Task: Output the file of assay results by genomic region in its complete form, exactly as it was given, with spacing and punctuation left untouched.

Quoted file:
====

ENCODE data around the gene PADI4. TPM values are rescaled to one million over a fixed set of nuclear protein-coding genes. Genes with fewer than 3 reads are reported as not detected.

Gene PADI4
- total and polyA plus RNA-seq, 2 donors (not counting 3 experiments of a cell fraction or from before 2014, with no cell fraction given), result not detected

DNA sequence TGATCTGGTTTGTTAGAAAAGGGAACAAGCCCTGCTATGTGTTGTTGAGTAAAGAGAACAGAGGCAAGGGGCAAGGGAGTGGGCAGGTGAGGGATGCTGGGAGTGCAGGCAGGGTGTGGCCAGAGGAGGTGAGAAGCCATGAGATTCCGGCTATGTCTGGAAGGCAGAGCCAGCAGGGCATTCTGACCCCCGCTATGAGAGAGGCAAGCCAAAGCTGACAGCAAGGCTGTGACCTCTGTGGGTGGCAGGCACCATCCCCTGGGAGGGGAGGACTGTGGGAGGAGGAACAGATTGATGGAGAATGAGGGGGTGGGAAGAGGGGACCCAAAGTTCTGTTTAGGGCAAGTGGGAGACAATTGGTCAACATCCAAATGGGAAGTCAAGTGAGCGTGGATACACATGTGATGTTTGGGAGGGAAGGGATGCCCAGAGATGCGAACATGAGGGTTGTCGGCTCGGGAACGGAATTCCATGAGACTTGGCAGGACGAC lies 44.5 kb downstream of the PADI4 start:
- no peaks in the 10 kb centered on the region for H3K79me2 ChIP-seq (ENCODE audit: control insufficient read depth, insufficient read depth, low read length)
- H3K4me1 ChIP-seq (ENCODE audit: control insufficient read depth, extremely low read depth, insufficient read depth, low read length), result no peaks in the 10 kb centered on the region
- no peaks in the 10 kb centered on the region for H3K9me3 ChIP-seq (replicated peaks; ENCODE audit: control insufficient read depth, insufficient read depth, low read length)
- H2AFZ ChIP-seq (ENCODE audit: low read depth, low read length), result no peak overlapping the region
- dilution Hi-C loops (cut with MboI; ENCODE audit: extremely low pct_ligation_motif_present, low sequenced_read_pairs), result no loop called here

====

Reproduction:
ENCODE data around the gene PADI4. TPM values are rescaled to one million over a fixed set of nuclear protein-coding genes. Genes with fewer than 3 reads are reported as not detected.

Gene PADI4
- total and polyA plus RNA-seq, 2 donors (not counting 3 experiments of a cell fraction or from before 2014, with no cell fraction given), result not detected

DNA sequence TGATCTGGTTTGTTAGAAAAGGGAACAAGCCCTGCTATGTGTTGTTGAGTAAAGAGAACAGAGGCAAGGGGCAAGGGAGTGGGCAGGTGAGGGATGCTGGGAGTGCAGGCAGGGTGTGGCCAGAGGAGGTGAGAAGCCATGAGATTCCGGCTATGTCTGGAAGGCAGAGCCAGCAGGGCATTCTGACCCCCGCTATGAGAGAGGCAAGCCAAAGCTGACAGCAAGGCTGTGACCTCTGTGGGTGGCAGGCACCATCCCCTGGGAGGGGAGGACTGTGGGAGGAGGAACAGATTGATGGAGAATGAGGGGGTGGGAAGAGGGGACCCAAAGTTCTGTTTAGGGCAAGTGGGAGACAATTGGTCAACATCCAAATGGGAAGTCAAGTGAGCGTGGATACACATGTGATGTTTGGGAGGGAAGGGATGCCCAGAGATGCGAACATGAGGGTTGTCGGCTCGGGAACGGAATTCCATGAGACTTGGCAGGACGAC lies 44.5 kb downstream of the PADI4 start:
- no peaks in the 10 kb centered on the region for H3K79me2 ChIP-seq (ENCODE audit: control insufficient read depth, insufficient read depth, low read length)
- H3K4me1 ChIP-seq (ENCODE audit: control insufficient read depth, extremely low read depth, insufficient read depth, low read length), result no peaks in the 10 kb centered on the region
- no peaks in the 10 kb centered on the region for H3K9me3 ChIP-seq (replicated peaks; ENCODE audit: control insufficient read depth, insufficient read depth, low read length)
- H2AFZ ChIP-seq (ENCODE audit: low read depth, low read length), result no peak overlapping the region
- dilution Hi-C loops (cut with MboI; ENCODE audit: extremely low pct_ligation_motif_present, low sequenced_read_pairs), result no loop called here